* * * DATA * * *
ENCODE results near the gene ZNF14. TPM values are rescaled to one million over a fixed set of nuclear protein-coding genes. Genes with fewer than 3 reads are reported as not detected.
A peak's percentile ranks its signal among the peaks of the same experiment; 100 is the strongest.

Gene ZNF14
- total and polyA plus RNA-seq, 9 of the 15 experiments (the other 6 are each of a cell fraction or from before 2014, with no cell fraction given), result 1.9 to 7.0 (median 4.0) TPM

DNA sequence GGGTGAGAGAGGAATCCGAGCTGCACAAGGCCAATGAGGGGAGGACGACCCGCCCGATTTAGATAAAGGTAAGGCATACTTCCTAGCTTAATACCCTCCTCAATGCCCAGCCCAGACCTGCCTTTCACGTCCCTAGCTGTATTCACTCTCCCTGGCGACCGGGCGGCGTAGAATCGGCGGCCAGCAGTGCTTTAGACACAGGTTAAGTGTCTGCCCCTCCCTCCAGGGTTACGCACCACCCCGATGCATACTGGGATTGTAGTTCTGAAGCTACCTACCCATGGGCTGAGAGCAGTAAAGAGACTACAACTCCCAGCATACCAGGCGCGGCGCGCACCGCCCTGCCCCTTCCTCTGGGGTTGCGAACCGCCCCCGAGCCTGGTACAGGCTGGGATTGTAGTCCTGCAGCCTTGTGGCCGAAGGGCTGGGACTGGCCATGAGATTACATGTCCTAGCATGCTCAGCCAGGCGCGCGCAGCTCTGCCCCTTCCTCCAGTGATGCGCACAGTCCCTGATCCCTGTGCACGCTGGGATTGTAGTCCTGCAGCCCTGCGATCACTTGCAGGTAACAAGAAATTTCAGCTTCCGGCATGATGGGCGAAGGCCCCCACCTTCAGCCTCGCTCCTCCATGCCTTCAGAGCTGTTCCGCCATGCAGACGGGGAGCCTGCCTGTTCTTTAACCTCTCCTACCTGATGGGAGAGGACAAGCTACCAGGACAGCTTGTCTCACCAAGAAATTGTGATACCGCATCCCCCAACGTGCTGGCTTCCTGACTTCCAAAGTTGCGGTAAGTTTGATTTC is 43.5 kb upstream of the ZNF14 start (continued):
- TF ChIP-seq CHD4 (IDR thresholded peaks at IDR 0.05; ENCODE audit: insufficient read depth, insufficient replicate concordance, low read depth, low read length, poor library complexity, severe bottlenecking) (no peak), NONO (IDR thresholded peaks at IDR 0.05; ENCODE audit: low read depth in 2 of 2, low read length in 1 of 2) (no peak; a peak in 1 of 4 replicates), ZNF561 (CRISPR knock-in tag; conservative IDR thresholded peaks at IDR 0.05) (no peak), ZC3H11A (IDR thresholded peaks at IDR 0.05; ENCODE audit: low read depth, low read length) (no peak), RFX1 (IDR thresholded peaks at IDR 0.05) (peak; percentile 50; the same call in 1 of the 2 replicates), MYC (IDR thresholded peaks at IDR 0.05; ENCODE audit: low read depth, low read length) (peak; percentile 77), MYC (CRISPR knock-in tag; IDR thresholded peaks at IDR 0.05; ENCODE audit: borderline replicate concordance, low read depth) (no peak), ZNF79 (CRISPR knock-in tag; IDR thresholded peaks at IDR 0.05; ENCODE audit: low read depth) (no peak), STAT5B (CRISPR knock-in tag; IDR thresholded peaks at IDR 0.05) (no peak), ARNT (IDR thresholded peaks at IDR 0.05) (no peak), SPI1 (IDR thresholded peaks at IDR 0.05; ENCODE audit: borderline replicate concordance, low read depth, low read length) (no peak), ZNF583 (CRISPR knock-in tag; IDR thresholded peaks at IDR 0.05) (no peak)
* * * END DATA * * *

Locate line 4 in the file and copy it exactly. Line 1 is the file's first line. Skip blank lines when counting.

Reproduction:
- total and polyA plus RNA-seq, 9 of the 15 experiments (the other 6 are each of a cell fraction or from before 2014, with no cell fraction given), result 1.9 to 7.0 (median 4.0) TPM